Brick House: Glass House Sex House

Exterior of the Brick House at the Glass House, photo: Michael Biondi via Town & Country

As an architecture fan and a survivor of a visit with him to the Glass House, I feel like I can say it is really too bad Philip Johnson was such a Nazi. Because the ancillary content would have been amazing.

It is still so worth checking out Spencer Bailey’s report in Town & Country on the restoration of the Brick House. Though it is right in front of the Glass House, and connected to it underground—it contains all the plumbing and mechanicals that make the Glass House possible—the Brick House has never been open to the public.

Which is not the same as not open to visitors. The Brick House was originally conceived in 1949 as a three-bedroom guest house, but it was quickly remodeled. And as everyone from Frank Lloyd Wright to Andy Warhol to Paul Goldberger readily acknowledge, it was Johnson’s sex shack. And it seems like it was hopping.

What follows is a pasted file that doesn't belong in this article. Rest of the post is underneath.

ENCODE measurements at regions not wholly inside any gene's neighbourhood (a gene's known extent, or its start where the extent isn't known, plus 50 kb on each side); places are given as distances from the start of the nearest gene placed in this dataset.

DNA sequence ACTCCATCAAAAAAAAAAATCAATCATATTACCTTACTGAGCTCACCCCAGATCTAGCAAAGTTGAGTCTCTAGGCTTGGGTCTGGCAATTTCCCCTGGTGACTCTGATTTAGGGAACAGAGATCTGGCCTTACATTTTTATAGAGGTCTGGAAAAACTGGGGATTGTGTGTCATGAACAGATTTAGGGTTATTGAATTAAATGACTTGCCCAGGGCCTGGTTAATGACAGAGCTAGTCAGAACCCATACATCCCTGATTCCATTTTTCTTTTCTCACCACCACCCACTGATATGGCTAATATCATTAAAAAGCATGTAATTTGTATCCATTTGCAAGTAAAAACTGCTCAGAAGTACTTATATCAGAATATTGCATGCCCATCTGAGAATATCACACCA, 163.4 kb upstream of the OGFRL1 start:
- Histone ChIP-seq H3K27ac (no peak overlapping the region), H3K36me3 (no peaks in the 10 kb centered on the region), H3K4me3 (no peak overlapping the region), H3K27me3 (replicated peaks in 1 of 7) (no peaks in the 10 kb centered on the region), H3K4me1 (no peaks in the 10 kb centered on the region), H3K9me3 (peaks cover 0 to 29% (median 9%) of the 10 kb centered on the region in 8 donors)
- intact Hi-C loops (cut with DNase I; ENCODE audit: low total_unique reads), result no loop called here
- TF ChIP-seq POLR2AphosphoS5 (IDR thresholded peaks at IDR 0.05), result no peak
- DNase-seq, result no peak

The butch boudoir interior has been restored to its 50s Fortuny-draped glory; the library has its uncomfortable number of fascism-related titles; and the halls are filled with regular rotations from Johnson’s collection of modern art. And now it is finally open for visitors, both those who head back to the city before nightfall—Johnson’s favorite kind—and the special ones who stay over. Like the Glass House, the Brick House is available for fundraising sleepovers. The mind reels.

Inside the Brick House, Philip Johnson’s Private Playground [townandcountrymag]
Previously at the Glass House, related; Au Bout de La Nuit